n historical practice I have always been endeared to is the contemplative art of Illuminating. Monks, perhaps sworn to vows of silence, charity and celibacy, would spend long, prayerful days, months and years embellishing a sacred text. Every letter, especially opening ones, and every phrase was lovingly enhanced and colored by the artist’s brush. The Artist-Monk himself gained deep insight about the text he was illuminating in the process of heightening the meaning and value of the work for other readers. Many of the finished products would be housed in special Church libraries or archives, well guarded there to withstand the onslaught of human histories; preserved as pristine artefacts of a more pure, illuminated time.


This art of Illuminating appears to have been mainly lost to today’s fast paced publishing world and our Western consumer culture. Now we dash off an email, hardly even taking the time or giving the thought to write and send a personal letter. We consume electronic text as though it were of no value except for the information relayed. After all, everything now is disposable; we prize the Delete key above all others.  Are too many emails potentially threatening our computer’s memory capacity? “Delete; Delete them All!” we can command, and it is done. (Later we will purge the Deleted file itself to finally rid our minds of the accumulated textual debris.)


How might we revitalize the Art of Illuminating in our everyday lives today?

It starts with where we place our attention and with what attitude we attend to the objects of our perception. Remember to appreciate Beauty, every day. Rise for the sunrise, pull off the road to appreciate a mountain scape, walk your dog just before sunset then maybe go to a park or canyon to witness the panorama of color that the sunset bestows. Take in the beauty of our natural environment with every breath and you will find that the pace of life will slow down and become more calm, as will your interactions with others.

photo of a gorgeous sunset from a Maldivian island

Let Beauty be your Muse, as the ancients knew.

If we are to address the issues of global climate change and technological explosion from a humane standpoint and with a balanced point of view, I believe we must return to the art of Illuminating every precious moment, every vital resource and every life form.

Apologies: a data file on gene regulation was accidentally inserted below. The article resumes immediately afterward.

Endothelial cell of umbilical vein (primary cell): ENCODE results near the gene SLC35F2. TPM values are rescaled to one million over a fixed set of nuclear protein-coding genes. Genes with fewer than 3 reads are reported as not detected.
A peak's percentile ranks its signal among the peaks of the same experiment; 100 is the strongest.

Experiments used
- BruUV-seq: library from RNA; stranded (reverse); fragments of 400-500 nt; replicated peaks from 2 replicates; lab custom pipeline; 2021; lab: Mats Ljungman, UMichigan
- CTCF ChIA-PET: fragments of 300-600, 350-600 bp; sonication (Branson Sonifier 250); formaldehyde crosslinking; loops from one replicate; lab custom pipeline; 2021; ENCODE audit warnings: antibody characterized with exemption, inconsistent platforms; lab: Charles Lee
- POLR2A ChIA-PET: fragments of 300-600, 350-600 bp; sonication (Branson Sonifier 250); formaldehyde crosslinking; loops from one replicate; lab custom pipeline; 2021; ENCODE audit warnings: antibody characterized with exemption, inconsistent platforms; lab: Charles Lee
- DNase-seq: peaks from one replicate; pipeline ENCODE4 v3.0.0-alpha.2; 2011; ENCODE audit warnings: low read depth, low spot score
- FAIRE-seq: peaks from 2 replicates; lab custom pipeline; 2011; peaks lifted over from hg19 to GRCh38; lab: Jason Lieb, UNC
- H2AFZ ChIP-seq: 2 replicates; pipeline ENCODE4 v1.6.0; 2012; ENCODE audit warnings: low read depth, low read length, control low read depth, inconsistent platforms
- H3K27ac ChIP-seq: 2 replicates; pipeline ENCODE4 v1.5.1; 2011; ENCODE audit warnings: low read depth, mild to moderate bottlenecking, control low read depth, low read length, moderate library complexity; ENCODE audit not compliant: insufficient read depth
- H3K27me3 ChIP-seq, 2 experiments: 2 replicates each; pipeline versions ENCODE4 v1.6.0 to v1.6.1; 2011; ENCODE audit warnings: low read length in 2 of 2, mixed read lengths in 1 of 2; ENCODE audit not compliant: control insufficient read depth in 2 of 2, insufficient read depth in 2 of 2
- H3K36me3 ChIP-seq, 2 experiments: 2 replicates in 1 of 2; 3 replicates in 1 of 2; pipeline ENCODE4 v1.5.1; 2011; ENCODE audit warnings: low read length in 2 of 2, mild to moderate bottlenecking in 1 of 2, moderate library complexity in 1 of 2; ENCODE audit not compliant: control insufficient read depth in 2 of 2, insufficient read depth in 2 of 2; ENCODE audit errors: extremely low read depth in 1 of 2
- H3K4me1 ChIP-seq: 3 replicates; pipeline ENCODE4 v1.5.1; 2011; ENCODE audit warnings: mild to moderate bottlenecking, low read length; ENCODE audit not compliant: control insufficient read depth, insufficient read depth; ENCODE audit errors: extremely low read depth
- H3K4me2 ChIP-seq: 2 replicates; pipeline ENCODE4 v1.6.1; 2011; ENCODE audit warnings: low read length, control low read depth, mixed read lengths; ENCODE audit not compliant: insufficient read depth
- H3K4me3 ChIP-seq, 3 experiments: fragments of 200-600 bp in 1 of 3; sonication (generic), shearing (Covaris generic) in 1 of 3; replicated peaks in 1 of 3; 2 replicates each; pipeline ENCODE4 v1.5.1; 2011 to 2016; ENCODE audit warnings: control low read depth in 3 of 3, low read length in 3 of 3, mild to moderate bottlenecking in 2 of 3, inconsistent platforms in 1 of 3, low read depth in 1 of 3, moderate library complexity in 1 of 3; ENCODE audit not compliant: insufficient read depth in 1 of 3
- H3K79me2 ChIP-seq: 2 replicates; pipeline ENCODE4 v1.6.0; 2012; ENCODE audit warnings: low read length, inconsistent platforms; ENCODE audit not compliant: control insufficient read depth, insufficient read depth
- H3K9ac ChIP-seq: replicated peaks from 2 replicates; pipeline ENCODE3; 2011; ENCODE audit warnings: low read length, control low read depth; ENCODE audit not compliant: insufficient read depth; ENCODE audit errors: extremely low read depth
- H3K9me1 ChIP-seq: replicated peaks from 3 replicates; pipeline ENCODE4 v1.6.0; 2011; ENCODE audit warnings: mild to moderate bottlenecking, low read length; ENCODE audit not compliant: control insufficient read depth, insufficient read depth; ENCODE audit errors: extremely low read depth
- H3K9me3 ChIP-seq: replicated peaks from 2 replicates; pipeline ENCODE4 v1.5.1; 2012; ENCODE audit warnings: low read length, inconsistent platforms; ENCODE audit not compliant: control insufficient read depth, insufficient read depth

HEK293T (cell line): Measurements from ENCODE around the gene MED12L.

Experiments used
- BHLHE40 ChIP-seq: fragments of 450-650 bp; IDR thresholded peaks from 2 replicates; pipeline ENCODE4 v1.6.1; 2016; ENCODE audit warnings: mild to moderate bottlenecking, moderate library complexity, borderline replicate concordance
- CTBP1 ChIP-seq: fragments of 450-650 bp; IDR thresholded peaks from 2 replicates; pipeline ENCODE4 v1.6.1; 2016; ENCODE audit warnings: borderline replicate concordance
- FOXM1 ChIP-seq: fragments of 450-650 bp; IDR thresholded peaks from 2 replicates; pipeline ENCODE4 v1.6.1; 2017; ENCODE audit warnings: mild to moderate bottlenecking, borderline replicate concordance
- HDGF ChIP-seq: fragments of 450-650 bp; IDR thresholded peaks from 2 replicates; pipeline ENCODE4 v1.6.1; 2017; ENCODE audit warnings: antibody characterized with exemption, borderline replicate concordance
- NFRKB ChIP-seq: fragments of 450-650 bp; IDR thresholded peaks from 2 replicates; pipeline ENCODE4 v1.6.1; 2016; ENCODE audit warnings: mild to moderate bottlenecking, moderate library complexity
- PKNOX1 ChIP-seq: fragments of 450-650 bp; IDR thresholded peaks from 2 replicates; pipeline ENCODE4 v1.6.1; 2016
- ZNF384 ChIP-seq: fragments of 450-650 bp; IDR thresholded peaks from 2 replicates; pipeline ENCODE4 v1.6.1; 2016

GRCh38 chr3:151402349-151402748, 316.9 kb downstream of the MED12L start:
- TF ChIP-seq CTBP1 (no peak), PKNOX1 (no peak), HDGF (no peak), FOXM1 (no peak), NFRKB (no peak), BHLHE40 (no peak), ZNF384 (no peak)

Beautiful Flower Wedding Retro Background

I always welcome your Comments and Stories.

Avril, My Inner ARTIST

pink lotus on the old grunge paper background

I highly recommend “archetype dialogue” as a fun, dynamic mode of active imagination and/or journaling. It can help you to meet &  greet your own usually unconscious ensemble cast of archetypal personas that are very important facets of your own Self! Just as an example of how freeform yet deep-reaching and energizing an informal practice of archetypal tuning in and dialogue can be, allow me to model the approach by engaging in conversation with my own ARTIST Ally.

The process is simple. Relax and invite your archetypal cast of characters or one of them in specific to engage in dialogue. Allow yourself to shift between consciousness states naturally. It may help to consider how dominant archetypes are associated with role personas you occupy. Shift attention to a situational mode in which you normally ‘channel’—as it were; or, enact—the archetypal viewpoint you wish to engage with (e.g., if you are a teacher, the Teacher archetype, or as a Parent, the Nourisher or the Elder Leader archetype). In this dialogue your core conscious persona—“you” as your normal subjective self, or Soul—will usually remain the interviewing or initiating narrator.


So, to begin:

L:            What may I call you?

A:           I am April; you know: lw/avril !

L:            Oh, well that is lovely then. It makes sense!

A:           Tell the story for your blog post; I’ll help…

L:            Well, okay. When I was in college in Buffalo I had an amazing mentor who was a Philosophy professor, Toni (Antoinette) Mann Paterson. She became a good friend. While she was first getting to know me as a student, through a Creative Studies program she was helping facilitate one semester, Toni asked me one day:

“What is your name?”

“Linda,” I answered, bemused because she already knew that.

“No, it’s not! I mean, what is your REAL name?”

“(Long pause)… … April?”

“Yes, That’s it! You don’t feel to me like a Linda, at all. Now April, that name suits you.”

L:            Okay, so the name April for me actually goes back to when I was around 7 or 8. My older brother told me I was an orphan. He used the fact that my Mom had lost my birth certificate to convince me I had been adopted. Since I was smaller than my siblings and always felt somewhat an awkward child, it was not hard for me to believe my brother’s ruse. I came up then with the alternate name of April from a little girl down the street who often played on a trampoline in her yard. Having the name of a month appealed to my sense of difference; especially “April”.


A:           It was me who was the author of the artistic aspects of your journaling then, when you signed lw/avril !

L:            So you were!

A:           I wrote poetry, and invented your “Foto” scapes practice of describing scenes with words as you would use a “Camera Obscura”…

L:            The name of one of our journals!  I—or we, then—journalled constantly back then—filling some 20 journals in the first four years of college. Thanks for that! I have always thought of my journal as a Friend; I guess that is, in part, you!

A:           And our Inner Guide, too, the Mahanta.

L:            Absolutely.

A:           So then, what has been the value to you of our journaling?

L:            It has never ended; this very conversation and this blog are extensions of our never-ending alliance!

A:           C’est bon! Oui, Oui, mon Amie!

lw / Avril



******   ******

I invite and welcome YOUR insights and stories!